Some traders will develop a strategy on one symbol with the intention of trading it on multiple symbols. In cases like that you might be able to develop a strategy using all the data you have on the ES and then test it against the YM, TF and NQ. However, there is certain degree of correlation in those markets so you will not end up with a perfect test.

Good idea about using the 90 minute range Bruce. I know that when I was testing the gap trade I varied away from using just 9:30am EST as the start and tried some other times. I found that 8:30am EST was almost as effective as well.

great input!

thanks for the opinion and content. looks like i have some reading to do!

so for an example today how i ran my numbers, and after the initial balance the edge was to break the high and look to fade around 48-51. but no i reran the numbers and here is my criteria: gapped out of range, unfilled gap after the IB, timeframed higher, and in this period, we stopped timeframing higher but did not break the IB, gives me a 7 sample size out of my 10 years of data. The edge is to break lower and go long around 1235-1231 for a rotational trade back in balance.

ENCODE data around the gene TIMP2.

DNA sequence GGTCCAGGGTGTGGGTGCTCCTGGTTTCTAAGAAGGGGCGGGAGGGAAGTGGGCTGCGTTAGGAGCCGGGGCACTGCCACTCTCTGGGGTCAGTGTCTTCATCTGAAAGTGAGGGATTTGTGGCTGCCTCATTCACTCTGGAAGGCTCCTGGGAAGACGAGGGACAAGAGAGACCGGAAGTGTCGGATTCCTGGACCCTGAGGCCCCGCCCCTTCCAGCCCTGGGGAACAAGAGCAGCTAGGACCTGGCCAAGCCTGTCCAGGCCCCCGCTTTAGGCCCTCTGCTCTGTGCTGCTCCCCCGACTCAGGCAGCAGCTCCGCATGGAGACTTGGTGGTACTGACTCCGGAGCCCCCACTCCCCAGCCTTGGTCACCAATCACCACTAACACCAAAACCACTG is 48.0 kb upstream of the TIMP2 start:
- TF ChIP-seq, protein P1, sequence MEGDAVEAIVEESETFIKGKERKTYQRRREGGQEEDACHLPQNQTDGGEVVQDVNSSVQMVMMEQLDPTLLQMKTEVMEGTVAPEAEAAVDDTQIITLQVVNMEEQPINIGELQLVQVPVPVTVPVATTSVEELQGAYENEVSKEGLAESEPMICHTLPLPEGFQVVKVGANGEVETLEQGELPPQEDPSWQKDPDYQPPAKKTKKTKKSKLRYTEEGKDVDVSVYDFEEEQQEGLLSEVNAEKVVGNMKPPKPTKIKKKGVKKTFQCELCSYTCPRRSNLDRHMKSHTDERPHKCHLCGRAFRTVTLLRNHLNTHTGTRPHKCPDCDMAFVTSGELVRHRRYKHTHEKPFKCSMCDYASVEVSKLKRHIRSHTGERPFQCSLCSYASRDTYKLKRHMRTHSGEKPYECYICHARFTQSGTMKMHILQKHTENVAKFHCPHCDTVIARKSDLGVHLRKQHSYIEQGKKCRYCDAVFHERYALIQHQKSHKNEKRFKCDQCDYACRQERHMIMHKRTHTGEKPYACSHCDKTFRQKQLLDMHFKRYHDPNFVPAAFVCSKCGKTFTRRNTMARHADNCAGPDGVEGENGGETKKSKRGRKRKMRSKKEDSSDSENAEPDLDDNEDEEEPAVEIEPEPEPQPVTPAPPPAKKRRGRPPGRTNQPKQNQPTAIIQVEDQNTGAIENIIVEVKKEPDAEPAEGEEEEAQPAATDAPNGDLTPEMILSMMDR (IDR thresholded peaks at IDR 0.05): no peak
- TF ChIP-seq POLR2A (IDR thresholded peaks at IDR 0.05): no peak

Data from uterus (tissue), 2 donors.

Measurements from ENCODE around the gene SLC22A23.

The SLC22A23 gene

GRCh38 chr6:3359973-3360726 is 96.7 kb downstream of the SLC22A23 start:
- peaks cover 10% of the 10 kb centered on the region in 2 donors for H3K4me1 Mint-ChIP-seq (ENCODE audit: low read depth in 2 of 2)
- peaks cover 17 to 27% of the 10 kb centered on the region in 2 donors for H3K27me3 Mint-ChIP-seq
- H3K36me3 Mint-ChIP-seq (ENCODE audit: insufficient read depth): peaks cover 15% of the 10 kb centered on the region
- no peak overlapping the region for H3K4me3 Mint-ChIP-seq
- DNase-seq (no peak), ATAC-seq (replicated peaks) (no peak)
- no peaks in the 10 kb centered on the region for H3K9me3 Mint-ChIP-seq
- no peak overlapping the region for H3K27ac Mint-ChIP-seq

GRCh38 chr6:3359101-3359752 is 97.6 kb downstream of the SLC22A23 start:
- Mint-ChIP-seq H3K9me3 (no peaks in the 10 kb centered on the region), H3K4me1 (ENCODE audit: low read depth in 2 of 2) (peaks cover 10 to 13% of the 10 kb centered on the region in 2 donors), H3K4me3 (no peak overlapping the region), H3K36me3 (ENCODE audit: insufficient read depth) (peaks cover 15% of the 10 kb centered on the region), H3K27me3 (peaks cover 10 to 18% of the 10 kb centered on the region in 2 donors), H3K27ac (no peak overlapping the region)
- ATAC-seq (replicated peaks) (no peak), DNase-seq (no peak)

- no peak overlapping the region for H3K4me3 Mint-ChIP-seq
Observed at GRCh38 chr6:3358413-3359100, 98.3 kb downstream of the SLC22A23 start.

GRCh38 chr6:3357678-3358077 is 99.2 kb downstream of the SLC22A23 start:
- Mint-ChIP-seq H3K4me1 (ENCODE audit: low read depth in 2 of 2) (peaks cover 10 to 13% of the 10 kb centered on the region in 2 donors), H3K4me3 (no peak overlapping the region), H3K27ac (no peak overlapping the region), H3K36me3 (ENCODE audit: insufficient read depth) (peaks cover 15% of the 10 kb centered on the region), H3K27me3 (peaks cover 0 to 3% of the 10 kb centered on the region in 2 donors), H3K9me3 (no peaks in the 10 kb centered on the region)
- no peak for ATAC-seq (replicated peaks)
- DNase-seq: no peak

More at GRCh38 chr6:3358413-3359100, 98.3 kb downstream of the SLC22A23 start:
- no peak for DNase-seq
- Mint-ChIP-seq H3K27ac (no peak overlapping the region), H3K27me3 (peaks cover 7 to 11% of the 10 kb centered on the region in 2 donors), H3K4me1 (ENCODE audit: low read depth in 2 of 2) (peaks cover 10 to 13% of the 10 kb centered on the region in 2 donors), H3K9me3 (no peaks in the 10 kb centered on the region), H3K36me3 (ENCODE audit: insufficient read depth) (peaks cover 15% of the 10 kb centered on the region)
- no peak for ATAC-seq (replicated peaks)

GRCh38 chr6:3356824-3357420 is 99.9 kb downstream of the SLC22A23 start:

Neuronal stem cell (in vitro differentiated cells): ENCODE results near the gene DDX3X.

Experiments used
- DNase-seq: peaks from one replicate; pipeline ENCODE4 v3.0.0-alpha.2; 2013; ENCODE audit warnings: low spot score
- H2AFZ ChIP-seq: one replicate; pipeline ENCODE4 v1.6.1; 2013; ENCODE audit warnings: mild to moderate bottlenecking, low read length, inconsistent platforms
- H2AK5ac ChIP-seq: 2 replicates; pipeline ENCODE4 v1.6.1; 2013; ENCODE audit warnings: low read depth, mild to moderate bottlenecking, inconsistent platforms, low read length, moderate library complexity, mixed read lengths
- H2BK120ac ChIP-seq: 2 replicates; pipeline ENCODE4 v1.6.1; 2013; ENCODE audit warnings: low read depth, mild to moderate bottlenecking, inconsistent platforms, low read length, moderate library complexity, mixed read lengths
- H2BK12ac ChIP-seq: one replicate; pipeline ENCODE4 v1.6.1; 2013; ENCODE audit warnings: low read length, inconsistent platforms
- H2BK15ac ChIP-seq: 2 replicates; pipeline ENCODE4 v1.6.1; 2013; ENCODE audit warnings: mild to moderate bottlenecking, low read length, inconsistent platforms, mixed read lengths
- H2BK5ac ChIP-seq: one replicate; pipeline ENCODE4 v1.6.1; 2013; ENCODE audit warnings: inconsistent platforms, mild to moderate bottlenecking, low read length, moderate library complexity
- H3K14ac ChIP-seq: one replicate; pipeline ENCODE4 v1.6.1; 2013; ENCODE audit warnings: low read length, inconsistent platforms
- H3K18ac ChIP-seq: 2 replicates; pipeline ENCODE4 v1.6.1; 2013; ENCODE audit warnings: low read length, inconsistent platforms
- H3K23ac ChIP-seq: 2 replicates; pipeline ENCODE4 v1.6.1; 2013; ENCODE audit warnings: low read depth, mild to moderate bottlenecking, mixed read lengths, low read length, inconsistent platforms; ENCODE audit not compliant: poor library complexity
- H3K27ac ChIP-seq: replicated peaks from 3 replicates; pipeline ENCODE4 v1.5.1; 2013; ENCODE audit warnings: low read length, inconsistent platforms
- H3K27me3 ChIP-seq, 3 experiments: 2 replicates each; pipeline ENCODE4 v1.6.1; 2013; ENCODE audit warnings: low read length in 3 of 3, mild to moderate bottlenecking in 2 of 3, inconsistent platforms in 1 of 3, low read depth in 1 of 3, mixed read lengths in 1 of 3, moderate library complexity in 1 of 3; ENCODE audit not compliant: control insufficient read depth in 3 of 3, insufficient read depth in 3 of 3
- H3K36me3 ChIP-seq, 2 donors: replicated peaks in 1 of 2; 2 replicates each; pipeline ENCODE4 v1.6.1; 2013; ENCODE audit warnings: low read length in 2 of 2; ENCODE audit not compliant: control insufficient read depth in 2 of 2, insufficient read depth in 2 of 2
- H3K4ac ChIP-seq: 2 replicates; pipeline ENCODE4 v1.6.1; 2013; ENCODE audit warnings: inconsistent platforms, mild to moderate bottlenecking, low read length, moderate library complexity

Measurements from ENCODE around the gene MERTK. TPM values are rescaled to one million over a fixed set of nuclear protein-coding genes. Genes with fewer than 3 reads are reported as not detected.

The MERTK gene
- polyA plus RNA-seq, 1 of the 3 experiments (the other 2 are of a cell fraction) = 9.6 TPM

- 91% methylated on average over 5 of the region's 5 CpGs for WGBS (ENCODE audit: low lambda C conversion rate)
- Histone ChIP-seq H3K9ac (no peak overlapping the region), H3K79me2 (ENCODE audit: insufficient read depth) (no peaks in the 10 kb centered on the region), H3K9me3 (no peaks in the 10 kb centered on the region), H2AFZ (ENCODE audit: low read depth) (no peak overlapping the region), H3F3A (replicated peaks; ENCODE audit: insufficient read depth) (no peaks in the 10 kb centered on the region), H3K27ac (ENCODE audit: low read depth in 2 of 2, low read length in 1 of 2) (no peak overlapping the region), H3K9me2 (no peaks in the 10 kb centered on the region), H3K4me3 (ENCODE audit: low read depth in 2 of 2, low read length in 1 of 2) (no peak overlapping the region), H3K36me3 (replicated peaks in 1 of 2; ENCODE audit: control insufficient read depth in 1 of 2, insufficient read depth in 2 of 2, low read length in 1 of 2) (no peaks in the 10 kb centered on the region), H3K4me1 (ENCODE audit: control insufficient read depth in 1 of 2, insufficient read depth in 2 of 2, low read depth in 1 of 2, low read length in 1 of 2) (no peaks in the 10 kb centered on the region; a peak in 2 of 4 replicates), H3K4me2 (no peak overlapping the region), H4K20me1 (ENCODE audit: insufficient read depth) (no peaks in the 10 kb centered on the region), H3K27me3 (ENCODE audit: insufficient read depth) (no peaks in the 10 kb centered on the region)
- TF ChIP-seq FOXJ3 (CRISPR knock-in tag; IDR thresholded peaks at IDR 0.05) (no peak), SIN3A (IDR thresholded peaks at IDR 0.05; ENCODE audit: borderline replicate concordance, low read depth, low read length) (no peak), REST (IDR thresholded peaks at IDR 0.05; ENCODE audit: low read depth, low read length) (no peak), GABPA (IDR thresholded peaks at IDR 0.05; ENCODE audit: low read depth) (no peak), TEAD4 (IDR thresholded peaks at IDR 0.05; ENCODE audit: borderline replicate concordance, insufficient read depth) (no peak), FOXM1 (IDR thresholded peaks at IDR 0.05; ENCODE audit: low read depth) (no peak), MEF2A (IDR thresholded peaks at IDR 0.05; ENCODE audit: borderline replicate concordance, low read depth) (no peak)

although the sample size is small it still gives me a good idea of how traders are positioned and how the day moves. so i use these edges to help develop my trading plan for the day but not specifically base it on off it. obviously use price action and volume to tell the story.

maybe i should look at less specific criteria. or here is another question for you guys....how much significance do you put on each individual timeframe? i mean do you think the first 2 timeframes (RTH) is more significant than what the third period does?

thanks for the opinion and content. looks like i have some reading to do!